So there you go. A useful point against a useful side on their own ground. I'd have settled for it beforehand. As I left the ground, a sneering local confronted me with the words "Top o' the league ? You must be joking !". He had a point. Our attack is woefully sterile and our ability to carve out goalscoring opportunities has seemingly been lost. It could be argued that we created not one goalscoring chance in 96 minutes, Palmer's goal being a superb piece of opportunisitic finishing. Sure, I worry about being caught, but if we can get away with being this bad for so many games recently and still retain such a lead over the chasing pack, promotion will surely follow. For what it's worth, however, I'd rather we got our act together and played some decent football again. Any chance, Graham ?
A lucky point?
Report by Dan Exeter
Bootham Crescent is yet another one of these 'quaint' little Division
Two grounds that we won't be missing next season. Seemingly dwarfed
by a TA barracks next door, it took us about five minutes of driving
around the area to realise we were in fact barely yards from the
ground, and the 4 sticks with torches on top were in fact the
floodlights. At least street parking for free less than five minutes
from the ground was a bonus, as was the entrance fee, a mere £7-50.
Our starting line up showed a few changes from the Gents game. Mooney
returned to central defence with Millen and Page, with Palmer
dropping to the bench. Robbo and Gibbs were the wing backs, with
Slates, Micah and Johno in midfield. Up front was Jason Lee and,
best of all, Rocket Ronny Rosenthal. Easton and Lowndes joined
Palmer on the bench. Pre-match supporter speculation had Ronny on
the bench, to come on for twenty minutes at the end or something like
that. I thought he'd be lucky to last the whole match, having only
played one half of reserve football in the past two months or so, so
it was a bit of a concern to seem him starting.
York proved to be quite a mobile team - nothing like the bunch of
no-hopers who got stuffed 4-0 at the Vic the last time I saw them. I
don't really know much about the York team, other than Paul
Stephenson on the left wing is supposed to be quite good, and that
they had Marco Gabbiadini on loan. Their game plan seemed to be to
soak up our pressure and hit us on the break - Gabbiadonkey proved
surprisingly mobile, while Gary Bull was a hard willing worker.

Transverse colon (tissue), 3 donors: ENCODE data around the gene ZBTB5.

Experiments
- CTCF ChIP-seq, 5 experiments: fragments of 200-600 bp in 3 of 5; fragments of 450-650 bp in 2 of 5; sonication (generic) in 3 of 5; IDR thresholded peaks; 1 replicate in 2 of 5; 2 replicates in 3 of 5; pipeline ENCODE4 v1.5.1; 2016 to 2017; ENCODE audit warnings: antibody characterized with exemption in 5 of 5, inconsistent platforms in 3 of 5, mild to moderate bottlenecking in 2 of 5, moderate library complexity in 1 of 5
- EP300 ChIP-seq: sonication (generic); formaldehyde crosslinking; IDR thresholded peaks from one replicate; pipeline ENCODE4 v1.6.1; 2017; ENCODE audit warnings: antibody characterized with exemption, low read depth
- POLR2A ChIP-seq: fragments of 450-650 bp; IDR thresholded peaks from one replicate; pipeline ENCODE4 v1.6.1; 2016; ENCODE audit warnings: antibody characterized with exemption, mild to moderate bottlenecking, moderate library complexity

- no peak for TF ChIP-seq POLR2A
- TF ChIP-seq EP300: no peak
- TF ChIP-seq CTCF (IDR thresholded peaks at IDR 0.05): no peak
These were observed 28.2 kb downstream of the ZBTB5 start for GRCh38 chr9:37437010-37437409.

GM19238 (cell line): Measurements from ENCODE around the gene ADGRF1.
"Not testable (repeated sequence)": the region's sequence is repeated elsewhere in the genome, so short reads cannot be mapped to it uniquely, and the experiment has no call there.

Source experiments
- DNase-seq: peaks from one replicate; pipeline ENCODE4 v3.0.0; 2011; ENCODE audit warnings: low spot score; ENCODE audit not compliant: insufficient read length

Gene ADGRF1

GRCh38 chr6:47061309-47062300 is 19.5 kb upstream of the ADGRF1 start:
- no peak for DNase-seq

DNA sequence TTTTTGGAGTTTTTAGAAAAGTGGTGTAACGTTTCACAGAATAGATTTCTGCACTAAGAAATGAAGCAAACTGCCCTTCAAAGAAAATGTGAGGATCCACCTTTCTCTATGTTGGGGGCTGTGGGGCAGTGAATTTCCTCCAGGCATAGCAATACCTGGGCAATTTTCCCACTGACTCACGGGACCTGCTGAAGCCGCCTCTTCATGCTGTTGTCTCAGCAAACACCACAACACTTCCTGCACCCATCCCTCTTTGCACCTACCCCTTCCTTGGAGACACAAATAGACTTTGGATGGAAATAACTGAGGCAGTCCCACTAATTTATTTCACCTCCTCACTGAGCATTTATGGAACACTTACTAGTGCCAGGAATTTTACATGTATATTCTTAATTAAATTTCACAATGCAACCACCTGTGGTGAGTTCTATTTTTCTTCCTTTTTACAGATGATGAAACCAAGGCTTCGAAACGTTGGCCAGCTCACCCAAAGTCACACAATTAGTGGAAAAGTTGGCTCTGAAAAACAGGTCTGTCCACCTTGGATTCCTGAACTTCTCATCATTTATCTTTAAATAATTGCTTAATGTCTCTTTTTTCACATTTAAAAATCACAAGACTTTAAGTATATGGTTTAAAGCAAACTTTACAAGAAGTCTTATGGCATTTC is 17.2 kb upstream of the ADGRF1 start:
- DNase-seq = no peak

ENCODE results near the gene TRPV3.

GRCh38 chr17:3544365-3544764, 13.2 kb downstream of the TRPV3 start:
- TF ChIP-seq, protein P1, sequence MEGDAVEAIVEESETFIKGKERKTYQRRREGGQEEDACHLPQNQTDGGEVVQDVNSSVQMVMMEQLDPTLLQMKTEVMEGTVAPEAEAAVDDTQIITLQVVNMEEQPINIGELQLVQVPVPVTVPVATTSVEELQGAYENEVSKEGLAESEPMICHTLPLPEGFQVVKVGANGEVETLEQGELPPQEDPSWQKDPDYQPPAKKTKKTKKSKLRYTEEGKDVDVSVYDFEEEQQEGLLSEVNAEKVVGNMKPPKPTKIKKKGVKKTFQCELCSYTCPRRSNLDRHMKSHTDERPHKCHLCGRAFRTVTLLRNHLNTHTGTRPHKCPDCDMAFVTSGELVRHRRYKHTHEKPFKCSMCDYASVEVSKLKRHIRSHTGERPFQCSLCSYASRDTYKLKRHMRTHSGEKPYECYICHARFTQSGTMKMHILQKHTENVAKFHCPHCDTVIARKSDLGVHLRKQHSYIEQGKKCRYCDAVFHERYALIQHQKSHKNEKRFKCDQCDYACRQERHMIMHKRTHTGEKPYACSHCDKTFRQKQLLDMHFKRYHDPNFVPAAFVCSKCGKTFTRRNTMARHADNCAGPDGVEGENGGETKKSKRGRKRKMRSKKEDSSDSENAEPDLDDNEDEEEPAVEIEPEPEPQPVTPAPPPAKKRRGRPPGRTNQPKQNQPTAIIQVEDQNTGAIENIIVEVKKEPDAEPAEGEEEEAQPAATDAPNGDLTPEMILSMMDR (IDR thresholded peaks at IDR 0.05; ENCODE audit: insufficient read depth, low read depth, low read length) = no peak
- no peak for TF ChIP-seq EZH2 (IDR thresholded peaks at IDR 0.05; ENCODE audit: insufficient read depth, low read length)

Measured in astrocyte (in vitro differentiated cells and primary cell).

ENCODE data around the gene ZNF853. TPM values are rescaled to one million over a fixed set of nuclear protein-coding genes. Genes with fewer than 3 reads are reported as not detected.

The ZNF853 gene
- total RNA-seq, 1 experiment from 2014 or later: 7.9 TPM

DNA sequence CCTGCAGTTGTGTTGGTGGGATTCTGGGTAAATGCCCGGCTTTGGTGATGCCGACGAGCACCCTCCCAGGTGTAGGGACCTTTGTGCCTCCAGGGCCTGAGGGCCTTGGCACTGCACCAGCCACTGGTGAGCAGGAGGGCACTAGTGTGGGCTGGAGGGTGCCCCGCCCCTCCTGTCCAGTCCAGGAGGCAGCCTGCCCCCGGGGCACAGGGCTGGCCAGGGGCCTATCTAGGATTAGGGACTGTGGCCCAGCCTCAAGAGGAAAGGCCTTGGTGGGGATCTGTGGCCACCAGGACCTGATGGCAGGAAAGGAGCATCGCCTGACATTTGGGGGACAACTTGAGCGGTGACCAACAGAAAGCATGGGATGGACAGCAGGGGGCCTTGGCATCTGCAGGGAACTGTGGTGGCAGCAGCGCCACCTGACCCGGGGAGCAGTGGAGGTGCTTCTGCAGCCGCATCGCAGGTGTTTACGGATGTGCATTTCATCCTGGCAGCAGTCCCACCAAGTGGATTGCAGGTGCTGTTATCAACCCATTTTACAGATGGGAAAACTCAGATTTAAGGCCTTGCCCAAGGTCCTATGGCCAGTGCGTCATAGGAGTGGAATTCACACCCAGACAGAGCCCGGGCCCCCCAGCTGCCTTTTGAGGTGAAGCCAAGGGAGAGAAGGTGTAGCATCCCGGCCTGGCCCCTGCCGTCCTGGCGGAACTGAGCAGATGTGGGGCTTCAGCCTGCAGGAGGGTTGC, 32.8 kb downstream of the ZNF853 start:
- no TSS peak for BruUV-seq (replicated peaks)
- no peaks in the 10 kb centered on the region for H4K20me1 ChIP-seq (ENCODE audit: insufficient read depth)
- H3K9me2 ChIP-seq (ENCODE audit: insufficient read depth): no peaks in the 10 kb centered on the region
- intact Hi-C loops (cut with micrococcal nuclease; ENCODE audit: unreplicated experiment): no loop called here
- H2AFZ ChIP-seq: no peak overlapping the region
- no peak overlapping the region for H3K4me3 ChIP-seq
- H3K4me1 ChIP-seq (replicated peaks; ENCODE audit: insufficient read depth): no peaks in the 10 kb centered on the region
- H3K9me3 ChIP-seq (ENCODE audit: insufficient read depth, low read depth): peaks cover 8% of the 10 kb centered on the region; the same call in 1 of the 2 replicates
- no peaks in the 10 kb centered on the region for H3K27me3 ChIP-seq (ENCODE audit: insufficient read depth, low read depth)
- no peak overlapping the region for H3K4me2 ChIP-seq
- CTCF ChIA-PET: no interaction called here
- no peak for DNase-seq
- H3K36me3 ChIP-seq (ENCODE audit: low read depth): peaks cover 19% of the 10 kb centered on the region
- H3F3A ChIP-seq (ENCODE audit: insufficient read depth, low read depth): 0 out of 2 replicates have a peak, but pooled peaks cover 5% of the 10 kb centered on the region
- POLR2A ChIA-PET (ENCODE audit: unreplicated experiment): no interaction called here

Support from Stephenson and the Number 7 was always forthcoming and
York had the better of the early exchanges, with Chamberlain having
to pull off an excellent save off a shot hit low and hard from the
left hand edge of the box.
We, on the other hand, didn't seem to settle at all - I wonder if the
chemistry of the team is quite there, what with both Slates and
Rocket Ronnie having only recently returned. Especially as both are
creative sorts of players they'd need time to gel back in with the
rest of the set up.
York won the penalty when the ref finally fell for one of
Gabbiadini's dives in the box and pointed to the spot. The decision
was ridiculous - Gabbiadini went down like he'd been shot, while the
lino who had a superb view of the incident didn't award anything,
the decision coming from the ref who was behind the play on the other
side of the box. Certainly for the rest of the match he refused to
give anything else to Gabbiadini, even when he was genuinely fouled.
Tony Barras took the penalty, one of those annoying ones which went
straight down the middle while Chamberlain was diving to one side.
As is so often the case, the penalty seemed to waken up the team and
we started finally gelling and exerting some pressure. Jason Lee was
winning everything in the air, Johno and Micah seemed to have a grip
on the midfield, the only thing we lacked was a quality delivery and
a finish. York looked like they'd hit us on the break, and
Chamberlain had to produce another diving save low and to the right
before the half was over.
Half time saw a tactical switch to 4-4-2, with Palmer coming on for
Slates with Hyde wide right, Mooney wide left and a flat back four
of Gibbs, Page, Millen and Robbo. This switch took a while to
settle in - York continued to create further chances and find space,